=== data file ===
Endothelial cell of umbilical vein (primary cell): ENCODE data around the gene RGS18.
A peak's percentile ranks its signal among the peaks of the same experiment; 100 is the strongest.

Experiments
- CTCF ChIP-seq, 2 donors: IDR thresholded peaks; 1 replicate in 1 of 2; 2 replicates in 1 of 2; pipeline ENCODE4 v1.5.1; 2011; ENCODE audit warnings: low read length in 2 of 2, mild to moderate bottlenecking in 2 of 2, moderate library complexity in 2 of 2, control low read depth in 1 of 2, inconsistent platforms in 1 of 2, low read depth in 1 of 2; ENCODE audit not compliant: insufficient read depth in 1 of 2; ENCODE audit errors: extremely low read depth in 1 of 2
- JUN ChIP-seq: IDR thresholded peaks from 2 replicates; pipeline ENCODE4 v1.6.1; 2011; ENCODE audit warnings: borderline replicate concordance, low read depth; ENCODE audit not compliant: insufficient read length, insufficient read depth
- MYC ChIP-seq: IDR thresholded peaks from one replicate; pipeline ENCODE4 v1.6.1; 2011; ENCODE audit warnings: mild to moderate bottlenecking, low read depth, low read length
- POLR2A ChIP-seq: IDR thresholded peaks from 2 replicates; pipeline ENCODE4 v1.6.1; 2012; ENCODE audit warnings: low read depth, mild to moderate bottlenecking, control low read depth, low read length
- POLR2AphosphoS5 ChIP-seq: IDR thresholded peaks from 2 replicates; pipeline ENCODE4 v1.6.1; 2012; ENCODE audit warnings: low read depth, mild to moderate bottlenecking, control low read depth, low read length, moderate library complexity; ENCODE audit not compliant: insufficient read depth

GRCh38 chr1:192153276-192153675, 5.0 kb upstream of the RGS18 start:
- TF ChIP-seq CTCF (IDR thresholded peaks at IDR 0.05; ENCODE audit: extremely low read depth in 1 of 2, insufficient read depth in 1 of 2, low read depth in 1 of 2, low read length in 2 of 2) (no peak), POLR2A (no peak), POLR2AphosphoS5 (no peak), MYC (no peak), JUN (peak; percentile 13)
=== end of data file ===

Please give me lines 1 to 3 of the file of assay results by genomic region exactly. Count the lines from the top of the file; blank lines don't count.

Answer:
Endothelial cell of umbilical vein (primary cell): ENCODE data around the gene RGS18.
A peak's percentile ranks its signal among the peaks of the same experiment; 100 is the strongest.

Experiments